The Sea Glass Sisters

The Sea Glass Sisters by Lisa Wingate Read Free Book Online

Book: The Sea Glass Sisters by Lisa Wingate Read Free Book Online
Authors: Lisa Wingate
bayberry bushes, toward the dunes and over them onto the thin strip of sand that hasn’t been overtaken by the storm-swelled tide.
    I run and run, shoes sinking into the sand, the weight of it pulling and tugging, slowing me down, not letting me get away fast enough. The waves claw the shore, and tears blur my eyes. Far out to sea, the first hints of a change in the weather blacken into a formless darkness.
    I pant and I scream, but other than quiet, shuttered houses, no one hears me. As far as I can see down the beach, there’s not a sign of another living soul. Nothing to stop me from running, except myself. My own weakness.
    Eventually I can’t go any farther. I can’t put any more distance between myself and that phone call. My lungs burn and my legs go numb, and all I can do is collapse into a dune and watch the waves violently strike land, and feel myself going out to sea with them, piece by piece.

CHAPTER 6
    I’m chilled to the bone by the time Aunt Sandy finally finds me. Overhead, the sky has narrowed, the clouds closing in. The waves have taken out the beach, the water already brown and churning with a mix of sea foam and debris. There’s only a few feet now between the shoreline and the dunes. Aunt Sandy is driving on it in the little ragtop Jeep she uses to run around the island.
    The vehicle slides to a halt, and she hurries toward me in a stocky shuffle as I rise from the dunes. I have no idea how long I’ve been here, watching the storm slowly work its way toward us. That is the beauty of the ocean, even when it’s angry. It steals all perception of time. Right now, I need to lose myself more than anything.
    But as I catch my aunt’s frantic look, I realize how selfish I’ve been, and guilt strikes me like a cold splash in the face. Undoubtedly they’ve been looking for me all this time. I’ve kept them from last-minute hurricane preparations. By default, I have probably sacrificed any possibility of talking them both into leaving. If Aunt Sandy is really having as many health problems as my mother indicated, she doesn’t need to stay here.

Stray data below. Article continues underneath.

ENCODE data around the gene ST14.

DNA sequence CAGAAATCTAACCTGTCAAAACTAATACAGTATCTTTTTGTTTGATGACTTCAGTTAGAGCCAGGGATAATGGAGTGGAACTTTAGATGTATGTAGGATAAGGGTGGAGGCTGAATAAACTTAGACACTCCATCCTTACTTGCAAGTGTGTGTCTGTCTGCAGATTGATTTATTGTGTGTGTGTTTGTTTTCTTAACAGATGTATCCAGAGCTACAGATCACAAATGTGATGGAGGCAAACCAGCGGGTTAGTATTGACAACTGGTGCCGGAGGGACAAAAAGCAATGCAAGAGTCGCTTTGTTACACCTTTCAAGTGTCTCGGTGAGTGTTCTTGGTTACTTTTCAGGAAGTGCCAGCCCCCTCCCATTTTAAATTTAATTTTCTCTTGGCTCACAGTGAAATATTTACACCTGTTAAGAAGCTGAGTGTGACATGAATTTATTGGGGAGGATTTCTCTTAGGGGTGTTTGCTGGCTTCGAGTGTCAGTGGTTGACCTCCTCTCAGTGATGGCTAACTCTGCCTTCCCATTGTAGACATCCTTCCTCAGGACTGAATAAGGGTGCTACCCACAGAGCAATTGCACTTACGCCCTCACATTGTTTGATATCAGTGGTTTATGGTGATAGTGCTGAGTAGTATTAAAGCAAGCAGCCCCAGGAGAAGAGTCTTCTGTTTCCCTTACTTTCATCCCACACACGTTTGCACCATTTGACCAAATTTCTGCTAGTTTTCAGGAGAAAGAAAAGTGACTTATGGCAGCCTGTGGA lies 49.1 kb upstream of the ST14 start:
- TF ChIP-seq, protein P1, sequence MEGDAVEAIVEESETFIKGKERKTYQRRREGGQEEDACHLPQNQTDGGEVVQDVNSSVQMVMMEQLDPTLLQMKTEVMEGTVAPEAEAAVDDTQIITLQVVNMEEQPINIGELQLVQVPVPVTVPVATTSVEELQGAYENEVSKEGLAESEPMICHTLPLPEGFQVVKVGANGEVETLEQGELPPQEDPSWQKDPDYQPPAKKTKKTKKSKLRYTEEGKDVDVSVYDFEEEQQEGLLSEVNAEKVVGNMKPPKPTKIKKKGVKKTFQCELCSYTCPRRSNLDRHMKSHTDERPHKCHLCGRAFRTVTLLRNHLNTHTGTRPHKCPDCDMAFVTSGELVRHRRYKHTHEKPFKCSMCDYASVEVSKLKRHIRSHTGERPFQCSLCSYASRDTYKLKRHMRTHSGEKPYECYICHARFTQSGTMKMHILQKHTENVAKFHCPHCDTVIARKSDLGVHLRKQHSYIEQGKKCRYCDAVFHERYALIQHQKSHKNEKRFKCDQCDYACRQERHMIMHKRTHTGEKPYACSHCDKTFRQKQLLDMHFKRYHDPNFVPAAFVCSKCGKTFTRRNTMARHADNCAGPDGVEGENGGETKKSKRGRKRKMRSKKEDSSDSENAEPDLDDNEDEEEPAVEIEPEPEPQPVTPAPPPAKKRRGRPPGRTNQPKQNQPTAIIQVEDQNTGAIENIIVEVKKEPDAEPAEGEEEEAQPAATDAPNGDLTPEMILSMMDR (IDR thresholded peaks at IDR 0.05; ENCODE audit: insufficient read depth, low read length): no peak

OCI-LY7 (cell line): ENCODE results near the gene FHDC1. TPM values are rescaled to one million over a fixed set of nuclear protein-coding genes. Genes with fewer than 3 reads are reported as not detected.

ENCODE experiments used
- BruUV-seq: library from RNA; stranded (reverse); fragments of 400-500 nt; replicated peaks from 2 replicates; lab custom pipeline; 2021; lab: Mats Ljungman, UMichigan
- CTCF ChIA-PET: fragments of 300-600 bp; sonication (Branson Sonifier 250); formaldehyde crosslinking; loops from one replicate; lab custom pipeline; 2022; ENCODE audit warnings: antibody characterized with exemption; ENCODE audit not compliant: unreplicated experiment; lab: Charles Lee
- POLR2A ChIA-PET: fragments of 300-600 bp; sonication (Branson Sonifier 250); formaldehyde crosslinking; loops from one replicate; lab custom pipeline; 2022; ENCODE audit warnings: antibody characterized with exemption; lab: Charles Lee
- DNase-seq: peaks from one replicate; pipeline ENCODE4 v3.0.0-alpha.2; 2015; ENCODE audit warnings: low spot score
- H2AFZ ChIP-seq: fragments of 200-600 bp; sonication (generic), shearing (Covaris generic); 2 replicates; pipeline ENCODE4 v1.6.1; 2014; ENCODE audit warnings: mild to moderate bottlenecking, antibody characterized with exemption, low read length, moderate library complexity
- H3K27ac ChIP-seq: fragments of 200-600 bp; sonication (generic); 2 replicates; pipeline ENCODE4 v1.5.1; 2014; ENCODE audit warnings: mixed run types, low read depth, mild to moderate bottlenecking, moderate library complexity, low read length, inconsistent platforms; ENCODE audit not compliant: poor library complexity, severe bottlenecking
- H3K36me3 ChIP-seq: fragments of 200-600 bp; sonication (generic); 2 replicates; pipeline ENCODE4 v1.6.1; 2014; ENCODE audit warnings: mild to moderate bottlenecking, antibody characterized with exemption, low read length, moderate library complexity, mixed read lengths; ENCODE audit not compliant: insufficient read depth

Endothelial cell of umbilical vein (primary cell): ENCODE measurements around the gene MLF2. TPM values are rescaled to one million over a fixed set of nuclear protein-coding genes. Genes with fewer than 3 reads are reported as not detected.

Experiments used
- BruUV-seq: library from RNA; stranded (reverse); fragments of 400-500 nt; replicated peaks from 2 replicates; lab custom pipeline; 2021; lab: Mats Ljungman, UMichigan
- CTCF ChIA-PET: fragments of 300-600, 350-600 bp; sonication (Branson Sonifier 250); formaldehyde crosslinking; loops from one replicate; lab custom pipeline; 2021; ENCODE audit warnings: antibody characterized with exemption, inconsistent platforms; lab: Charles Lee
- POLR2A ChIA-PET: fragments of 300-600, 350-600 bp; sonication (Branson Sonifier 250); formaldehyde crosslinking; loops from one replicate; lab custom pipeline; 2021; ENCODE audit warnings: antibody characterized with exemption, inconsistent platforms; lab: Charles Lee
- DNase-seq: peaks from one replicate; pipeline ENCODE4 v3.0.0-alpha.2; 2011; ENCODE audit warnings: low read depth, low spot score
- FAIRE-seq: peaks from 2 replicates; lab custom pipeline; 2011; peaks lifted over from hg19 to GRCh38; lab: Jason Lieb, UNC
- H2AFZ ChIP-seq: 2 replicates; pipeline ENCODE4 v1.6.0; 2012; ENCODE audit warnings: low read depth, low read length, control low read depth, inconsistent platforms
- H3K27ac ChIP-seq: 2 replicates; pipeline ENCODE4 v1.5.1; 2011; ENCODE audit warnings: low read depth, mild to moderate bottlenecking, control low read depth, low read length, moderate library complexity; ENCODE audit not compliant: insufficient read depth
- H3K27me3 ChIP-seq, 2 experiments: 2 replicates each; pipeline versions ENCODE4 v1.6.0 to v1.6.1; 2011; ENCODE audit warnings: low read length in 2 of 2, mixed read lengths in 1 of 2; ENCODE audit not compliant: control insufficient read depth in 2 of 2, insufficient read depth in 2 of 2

“Where have you been?” She grabs me and rubs her hands up and down my arms. The sweatshirt is wet, stiff, and practically icy. The spray is so cold now.
    I like the numbness it has created.
    “I’m sorry.” I think I’ve gotten myself together. I intend to say that I had a call this morning with bad news. Instead, I manage, “The call . . . the call . . .” and then the flood wall bursts. Sobs come rushing forth, and I cry, bent over her shoulder for who knows how long. Against me, she seems strong, her feet spread a distance in the sand, bracing to hold back each strike of wind. I huddle on her leeward side like a clump of sea oats, seeking to ride out the storm.
    She does me the favor of not asking for more information, here and now. The surf is so loud, it isn’t a place for talking. Finally she guides me to the Jeep, buckles me into the passenger seat like a child, continues up the dunes until we find a place to cross through, then motors between beach houses and down the highway. In the distance, the cylindrical black-and-white stripes of the old Hatteras lighthouse stretch skyward, seeming to promise that it is possible for something well built to survive the storm.
    I wonder if I have what it takes. I don’t feel as solid as that lighthouse.
    Instead of taking me home, Aunt Sandy steers toward the Seashell Shop. She lets us in and calls my mother’s cell phone from the landline. The service is patchy right now, so the call ends abruptly.
    “We need to get you out of here, and you need to take your mother with you,” she says, suddenly all business. The storm comes first, and I’m glad of it. I don’t want to talk about the news from work. I don’t want to think about it. “There’s probably still time for you to get off the Banks and over to the mainland, at least if the traffic cooperates. But you need to go now . Just let me

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